Italian word of the day: ‘Cianfrusaglie’

This word is far from worthless.

Italian word of the day cianfrusaglie
Photo: Annie Spratt/Unsplash/Nicolas Raymond

Spring is upon us: and with it, the inevitable spring clean. If you’re planning on doing one of those, you’ll want to familiarise yourself with today’s word: cianfrusaglie (Chan-froo-ZA-yleh).

It means knickknacks, odds and ends, bric-a-brac, clutter: valueless junk, essentially.

No one’s really sure what the etymology of the word is, but there’s a general agreement that it sounds like its definition in the vocalisation, cluttering up the mouth and tripping up the tongue.

Dobbiamo iniziare le pulizie di primavera, la nostra cantina è piena di cianfrusaglie.
We need to start doing some spring cleaning, our basement’s full of clutter.

Voglio sbarazzarmi delle sue cianfrusaglie entro venerdì.
I want to get rid of his junk by Friday.

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While you’ll occasionally see it in the singular form, cianfrusaglia (Chan-froo-ZA-yla), cianfrusaglie is much more common – after all, clutter tends to come in a collective.

It’s a feminine plural noun, so remember to use the correct articles (ledelle, etc) in front of the word.

Cianfrusaglie isn’t necessarily just rubbish that someone’s allowed to build up in their home – it can also be cheap and tacky tat people buy at a store (of course, you wouldn’t describe anything that had taken your own fancy as cianfrusaglie).

Curiosare fra le cianfrusaglie nei mercatini è una specie di hobby per lei.
Rummaging around for cheap tat in the second hand markets is a sort of hobby for her.

An alternative word which means something very similar to cianfrusaglie is robaccia (roh-BATCH-ah).

The etymology of this word is clear – roba is ‘stuff’ and ‘accia‘ is a suffix appended onto Italian nouns to give them a negative meaning, so una robaccia is a worthless thing.

Non immaginavo che avesse comprato così tanta robaccia.
I had no idea she had bought this much junk.

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As you prepare to go to your in-laws’ homes for Easter lunch, just be careful who you accuse of owning any cianfrusaglie.

Do you have a favourite Italian word you’d like us to feature? If so, please email us with your suggestion.

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Italian word of the day: ‘Delusione’

We hope this word doesn't disappoint.

Italian word of the day: 'Delusione'

Experiencing a delusione (deh-loo-zee-OH-neh) in Italian may not be pleasant, but it doesn’t mean you need escorting to the psychiatrist’s chair.

That’s because while delusione may look and sound like its English cousin ‘delusion’, the word actually means something quite different: disappointment.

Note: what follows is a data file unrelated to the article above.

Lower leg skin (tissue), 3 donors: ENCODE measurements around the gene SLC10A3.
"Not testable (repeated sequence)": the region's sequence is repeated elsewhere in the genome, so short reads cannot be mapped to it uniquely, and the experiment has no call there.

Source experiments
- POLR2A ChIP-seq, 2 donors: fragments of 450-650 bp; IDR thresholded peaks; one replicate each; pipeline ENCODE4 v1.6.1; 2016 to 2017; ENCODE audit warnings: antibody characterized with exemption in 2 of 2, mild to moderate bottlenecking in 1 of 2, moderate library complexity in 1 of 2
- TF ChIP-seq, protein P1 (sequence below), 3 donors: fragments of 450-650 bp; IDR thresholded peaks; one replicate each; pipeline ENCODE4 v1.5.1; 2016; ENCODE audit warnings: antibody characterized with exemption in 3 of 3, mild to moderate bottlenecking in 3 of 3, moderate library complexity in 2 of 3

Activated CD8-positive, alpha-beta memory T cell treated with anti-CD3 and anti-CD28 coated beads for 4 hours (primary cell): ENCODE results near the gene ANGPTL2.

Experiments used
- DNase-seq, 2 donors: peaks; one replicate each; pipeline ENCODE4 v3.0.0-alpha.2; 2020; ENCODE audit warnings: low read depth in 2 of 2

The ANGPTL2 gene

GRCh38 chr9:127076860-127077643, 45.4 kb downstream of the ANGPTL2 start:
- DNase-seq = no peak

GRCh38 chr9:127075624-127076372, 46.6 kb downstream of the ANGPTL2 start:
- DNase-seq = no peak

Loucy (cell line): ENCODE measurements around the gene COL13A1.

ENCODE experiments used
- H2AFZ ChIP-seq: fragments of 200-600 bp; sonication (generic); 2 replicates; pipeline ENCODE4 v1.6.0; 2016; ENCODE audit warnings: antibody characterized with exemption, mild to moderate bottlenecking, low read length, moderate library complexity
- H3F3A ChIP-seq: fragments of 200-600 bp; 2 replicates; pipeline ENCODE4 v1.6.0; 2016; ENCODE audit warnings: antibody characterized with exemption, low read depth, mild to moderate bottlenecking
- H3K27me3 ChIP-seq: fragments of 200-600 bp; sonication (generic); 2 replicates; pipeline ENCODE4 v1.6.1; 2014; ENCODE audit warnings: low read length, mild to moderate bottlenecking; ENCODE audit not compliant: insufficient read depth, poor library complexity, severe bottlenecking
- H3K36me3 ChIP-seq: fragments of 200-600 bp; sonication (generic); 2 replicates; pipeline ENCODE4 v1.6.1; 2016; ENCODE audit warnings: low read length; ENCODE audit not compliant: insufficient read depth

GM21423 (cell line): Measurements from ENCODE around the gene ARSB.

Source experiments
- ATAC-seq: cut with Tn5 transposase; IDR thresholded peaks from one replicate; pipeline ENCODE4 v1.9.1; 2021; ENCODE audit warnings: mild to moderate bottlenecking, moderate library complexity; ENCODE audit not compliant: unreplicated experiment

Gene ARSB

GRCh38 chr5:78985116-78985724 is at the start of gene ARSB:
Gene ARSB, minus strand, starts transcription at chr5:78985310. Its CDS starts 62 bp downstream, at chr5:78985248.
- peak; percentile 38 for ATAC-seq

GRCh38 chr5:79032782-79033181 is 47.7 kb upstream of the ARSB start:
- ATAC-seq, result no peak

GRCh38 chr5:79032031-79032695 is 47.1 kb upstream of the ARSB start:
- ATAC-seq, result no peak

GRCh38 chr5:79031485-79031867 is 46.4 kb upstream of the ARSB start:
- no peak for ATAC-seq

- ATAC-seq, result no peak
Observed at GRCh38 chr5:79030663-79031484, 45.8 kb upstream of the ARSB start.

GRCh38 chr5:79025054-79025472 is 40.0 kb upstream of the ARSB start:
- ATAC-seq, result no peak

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The two nouns actually have the same root in the Latin dēlūsiō, meaning a deceiving or deluding, and delūdō, meaning to deceive, dupe, or mock.

But while the English ‘delusion’ has hewn close to the original Latin meaning over the centuries, delusione at some point branched off to its current, quite different, definition.

There’s not much in the way of information about exactly when and how that happened, but it’s clearly a short associative hop from feeling ‘deceived’ or ‘duped’ by things turning out differently to what you’d expected to feeling ‘disappointed’.

Che delusione.
How disappointing.

La festa era, purtroppo, una grande delusione.
The party unfortunately was a big disappointment.

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The adjective for ‘disappointed’ is deluso for a single masculine subject, changing to delusa/delusi/deluse if the subject being described is feminine singular/masculine plural/feminine plural.

Era delusa da come era venuta la torta.
She was disappointed with how the cake turned out.

Devo dire che siamo davvero delusi dal fatto che siamo stati trattati in questo modo.
I have to say that we’re very disappointed to have been treated this way.

A word you’ll often see used in combination with deluso/a/i/e is rimanere (ree-man-EH-reh): rimanere deluso.

You might correctly recognise rimanere as meaning ‘to remain’, and wonder why we’d use that word here – but rimanere also has an alternative meaning along the lines of ‘to become’, ‘to get’, or simply ‘to be’.

For example, you can rimanere incinta (get pregnant), or rimanere ferito (get hurt or wounded, for example in a car accident).

It’s also very often used with emotions, usually those experienced in the moment rather than long-term ones: you can rimanere sorpreso (be surprised), rimanere triste (be sad), rimanere scioccato (be shocked)… and rimanere deluso (be disappointed).

Sono rimasto molto deluso quando mi ha detto di aver abbandonato la scuola.
I was very disappointed when she told me she had dropped out of school.

Siamo rimasti delusi dalle condizioni della stanza d’albergo al nostro arrivo.
We were disappointed by the condition of the hotel room when we arrived.

With that, we wish you a weekend free of delusioni (disappointments)!

Do you have an Italian word you’d like us to feature? If so, please email us with your suggestion.